The first is that mixed observation of expert and novice demonstrations did not provide an additional learning advantage. Given that each type of demonstration provides viewers with differential forms of beneficial information, there was some expectation that a combination of demonstration types may provide the richest form of observational practice.20,25 There are a number of reasons why this effect may not have borne out in the current study. For one, in our earlier work, the participants that benefitted from mixed-model observation received information about the quality of the performance that they had just observed and assessed (ie, a consensus expert rating of that demonstration). In this study, the learners did not receive information about the quality of the viewed demonstration. Thus, it is possible that the present participants were not able to effectively differentiate the flawless and erroneous performances in a way that suppressed the cumulatively beneficial influence of mixed models. Alternatively, it is also possible that the mixed-model effect requires that the errors are of a certain nature, distribution, and/or magnitude to emerge. Indeed, where the benefit of mixed-model observation has been elicited in our own clinical11 and laboratory-based skill learning research,36 we have assured a consistency and balance of the type and magnitude of the errors to which observers are exposed. Aspects of this type of control may be essential to the mixed-model effect. Lastly, we must also acknowledge a pair of limitations that may have impacted our ability to detect differences between the experimental groups. For one, the study may have been underpowered. Given that our primary focus was to explore the replicability of previous experimental findings within an ecological context, we chose to test the differential observation learning interventions with group sizes that reflect the way that clinical learners are normally organized at McMaster University. Although we feel that the most meaningful educational effects should emerge within the natural constraints of the educational setting, we recognize that future work should test these ideas with larger group sizes and particular experimental attention to the characteristics of the errors to which learners are exposed to confirm the potential benefits of mixed-model observation in clinical skills learning. Second, learners' moderate-to-good initial performance on both measures may have left too little room to reveal differential degrees of improvement. In this regard, replication of the experiment with a task that is more complex than the elliptical excision may serve to elicit significant between-group difference. However, given that the analyses revealed significant learning effects successively over 2 periods of retention suggest that the scales used in this study were sufficiently sensitive to reveal degrees of learning for this task.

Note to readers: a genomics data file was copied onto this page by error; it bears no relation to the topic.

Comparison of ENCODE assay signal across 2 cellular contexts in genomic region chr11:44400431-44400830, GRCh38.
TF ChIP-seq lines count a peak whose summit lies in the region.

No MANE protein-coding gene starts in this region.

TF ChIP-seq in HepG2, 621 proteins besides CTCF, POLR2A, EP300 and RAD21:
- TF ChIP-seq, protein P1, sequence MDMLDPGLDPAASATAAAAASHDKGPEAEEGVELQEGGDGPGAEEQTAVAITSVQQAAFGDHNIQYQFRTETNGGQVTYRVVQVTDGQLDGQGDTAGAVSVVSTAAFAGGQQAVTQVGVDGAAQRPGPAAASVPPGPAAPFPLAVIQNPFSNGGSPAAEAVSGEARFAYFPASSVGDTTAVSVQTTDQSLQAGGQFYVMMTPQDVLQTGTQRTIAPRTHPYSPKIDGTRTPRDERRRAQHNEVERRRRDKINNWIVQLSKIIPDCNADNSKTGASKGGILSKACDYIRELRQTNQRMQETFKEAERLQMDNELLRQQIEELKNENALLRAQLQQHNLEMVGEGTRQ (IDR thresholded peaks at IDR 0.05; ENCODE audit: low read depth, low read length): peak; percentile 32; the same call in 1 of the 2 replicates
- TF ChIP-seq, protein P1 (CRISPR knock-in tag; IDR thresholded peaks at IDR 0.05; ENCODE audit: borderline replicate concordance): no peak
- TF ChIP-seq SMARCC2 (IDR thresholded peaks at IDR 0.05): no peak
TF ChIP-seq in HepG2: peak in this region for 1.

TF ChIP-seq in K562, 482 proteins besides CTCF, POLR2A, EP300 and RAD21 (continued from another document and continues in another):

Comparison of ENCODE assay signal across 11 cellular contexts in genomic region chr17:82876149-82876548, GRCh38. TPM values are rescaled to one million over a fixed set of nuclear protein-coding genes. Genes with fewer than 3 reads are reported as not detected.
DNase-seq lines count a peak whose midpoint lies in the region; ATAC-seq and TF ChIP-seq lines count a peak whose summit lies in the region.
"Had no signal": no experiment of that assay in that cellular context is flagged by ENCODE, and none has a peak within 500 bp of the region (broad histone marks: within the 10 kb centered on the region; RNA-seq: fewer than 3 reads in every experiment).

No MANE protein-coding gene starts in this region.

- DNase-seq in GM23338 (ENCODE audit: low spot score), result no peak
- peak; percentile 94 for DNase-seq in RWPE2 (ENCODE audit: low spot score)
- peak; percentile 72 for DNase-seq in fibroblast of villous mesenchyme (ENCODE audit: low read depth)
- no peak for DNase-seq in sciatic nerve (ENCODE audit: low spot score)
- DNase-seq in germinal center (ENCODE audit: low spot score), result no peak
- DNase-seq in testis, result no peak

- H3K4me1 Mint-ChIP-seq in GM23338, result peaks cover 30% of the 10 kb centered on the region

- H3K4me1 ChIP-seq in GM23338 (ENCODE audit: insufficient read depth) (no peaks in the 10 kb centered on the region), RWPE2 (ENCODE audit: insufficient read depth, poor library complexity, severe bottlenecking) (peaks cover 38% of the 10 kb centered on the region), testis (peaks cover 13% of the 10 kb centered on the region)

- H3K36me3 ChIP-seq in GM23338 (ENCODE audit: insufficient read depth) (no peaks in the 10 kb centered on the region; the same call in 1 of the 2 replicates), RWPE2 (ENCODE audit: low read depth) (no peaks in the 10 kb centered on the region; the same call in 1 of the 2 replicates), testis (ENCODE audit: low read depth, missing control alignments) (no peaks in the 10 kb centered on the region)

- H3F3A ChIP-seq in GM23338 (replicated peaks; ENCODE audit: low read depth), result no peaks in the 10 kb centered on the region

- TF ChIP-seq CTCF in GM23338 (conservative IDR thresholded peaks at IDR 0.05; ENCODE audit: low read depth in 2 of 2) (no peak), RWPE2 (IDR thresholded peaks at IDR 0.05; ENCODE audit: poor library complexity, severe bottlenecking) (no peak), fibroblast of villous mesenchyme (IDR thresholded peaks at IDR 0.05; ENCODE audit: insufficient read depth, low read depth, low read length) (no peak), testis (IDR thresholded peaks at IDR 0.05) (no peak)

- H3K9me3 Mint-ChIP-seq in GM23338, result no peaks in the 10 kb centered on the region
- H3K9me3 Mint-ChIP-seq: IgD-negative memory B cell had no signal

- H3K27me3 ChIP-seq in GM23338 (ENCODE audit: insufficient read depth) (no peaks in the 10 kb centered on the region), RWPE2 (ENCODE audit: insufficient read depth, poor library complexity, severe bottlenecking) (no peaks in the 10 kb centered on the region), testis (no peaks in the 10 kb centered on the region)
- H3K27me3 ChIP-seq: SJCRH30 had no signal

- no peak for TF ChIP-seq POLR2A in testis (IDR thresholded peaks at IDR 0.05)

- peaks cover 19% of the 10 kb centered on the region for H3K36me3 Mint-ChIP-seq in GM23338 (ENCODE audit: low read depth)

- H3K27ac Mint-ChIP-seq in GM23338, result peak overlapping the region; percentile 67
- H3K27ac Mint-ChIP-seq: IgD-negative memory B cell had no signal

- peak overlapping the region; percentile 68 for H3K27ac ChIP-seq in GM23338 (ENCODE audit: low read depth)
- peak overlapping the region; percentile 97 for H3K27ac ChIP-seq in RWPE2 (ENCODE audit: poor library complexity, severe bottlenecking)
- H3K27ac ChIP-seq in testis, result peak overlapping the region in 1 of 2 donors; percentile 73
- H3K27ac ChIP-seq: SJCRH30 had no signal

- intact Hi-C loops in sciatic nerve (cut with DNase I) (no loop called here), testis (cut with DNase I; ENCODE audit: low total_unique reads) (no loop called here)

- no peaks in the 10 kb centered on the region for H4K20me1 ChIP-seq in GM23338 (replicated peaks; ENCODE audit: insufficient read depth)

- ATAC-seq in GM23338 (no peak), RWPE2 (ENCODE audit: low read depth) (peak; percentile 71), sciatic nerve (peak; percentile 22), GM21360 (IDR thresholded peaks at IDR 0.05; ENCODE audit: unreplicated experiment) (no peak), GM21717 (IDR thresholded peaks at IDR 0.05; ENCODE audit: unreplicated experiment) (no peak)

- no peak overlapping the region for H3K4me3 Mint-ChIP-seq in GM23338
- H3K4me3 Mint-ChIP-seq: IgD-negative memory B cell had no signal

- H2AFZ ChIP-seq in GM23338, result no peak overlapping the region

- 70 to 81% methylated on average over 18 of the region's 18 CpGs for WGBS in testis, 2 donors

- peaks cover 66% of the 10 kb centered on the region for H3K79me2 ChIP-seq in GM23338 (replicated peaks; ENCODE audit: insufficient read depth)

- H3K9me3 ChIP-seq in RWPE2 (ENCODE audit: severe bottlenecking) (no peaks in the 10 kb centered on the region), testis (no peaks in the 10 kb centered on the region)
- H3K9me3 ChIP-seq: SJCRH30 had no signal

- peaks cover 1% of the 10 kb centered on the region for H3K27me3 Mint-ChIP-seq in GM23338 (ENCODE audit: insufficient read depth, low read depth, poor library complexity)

The second interesting experimental finding is that all learners' performances improved at the retention test relative to the posttest. This outcome likely reflects how each instance of testing in our experimental design represents a specific instance of physical simulation-based practice for our participants. In this regard, the retention improvements may be a function of the additional experience gained during posttesting. However, we must also acknowledge that participants may have experienced some offline performance gains, which describe improvements in skill proficiency that occur without practice.37,38 These types of gains are not entirely unexpected and are often seen in procedural tasks.39 To disentangle any offline gains associated with video-based observational practice, future research may involve a similar paradigm but include additional learning groups that do not participate in the posttest portions of the experiment. With group considerations in mind, future work may also include control groups that do not participate in the observational activities and/or that participate only in review of the skill checklist and global rating scales or the observation of demonstrations (ie, without assessing) to parse out the central elements that drive the observational learning effect.